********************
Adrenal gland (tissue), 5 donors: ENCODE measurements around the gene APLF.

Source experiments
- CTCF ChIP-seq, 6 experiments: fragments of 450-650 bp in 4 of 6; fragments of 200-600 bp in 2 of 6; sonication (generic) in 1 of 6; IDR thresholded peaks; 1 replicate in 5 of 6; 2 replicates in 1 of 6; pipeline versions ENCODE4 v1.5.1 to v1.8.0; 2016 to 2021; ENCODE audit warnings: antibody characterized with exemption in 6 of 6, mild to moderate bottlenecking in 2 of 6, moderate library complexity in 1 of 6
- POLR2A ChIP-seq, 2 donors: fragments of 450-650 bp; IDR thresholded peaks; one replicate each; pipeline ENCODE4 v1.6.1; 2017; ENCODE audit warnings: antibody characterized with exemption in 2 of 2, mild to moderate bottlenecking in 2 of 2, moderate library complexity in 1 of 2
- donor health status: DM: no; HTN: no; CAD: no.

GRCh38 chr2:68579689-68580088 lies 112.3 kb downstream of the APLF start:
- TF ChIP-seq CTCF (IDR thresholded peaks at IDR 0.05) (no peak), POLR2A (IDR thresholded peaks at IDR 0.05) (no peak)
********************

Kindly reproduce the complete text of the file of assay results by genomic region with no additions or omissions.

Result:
Adrenal gland (tissue), 5 donors: ENCODE measurements around the gene APLF.

Source experiments
- CTCF ChIP-seq, 6 experiments: fragments of 450-650 bp in 4 of 6; fragments of 200-600 bp in 2 of 6; sonication (generic) in 1 of 6; IDR thresholded peaks; 1 replicate in 5 of 6; 2 replicates in 1 of 6; pipeline versions ENCODE4 v1.5.1 to v1.8.0; 2016 to 2021; ENCODE audit warnings: antibody characterized with exemption in 6 of 6, mild to moderate bottlenecking in 2 of 6, moderate library complexity in 1 of 6
- POLR2A ChIP-seq, 2 donors: fragments of 450-650 bp; IDR thresholded peaks; one replicate each; pipeline ENCODE4 v1.6.1; 2017; ENCODE audit warnings: antibody characterized with exemption in 2 of 2, mild to moderate bottlenecking in 2 of 2, moderate library complexity in 1 of 2
- donor health status: DM: no; HTN: no; CAD: no.

GRCh38 chr2:68579689-68580088 lies 112.3 kb downstream of the APLF start:
- TF ChIP-seq CTCF (IDR thresholded peaks at IDR 0.05) (no peak), POLR2A (IDR thresholded peaks at IDR 0.05) (no peak)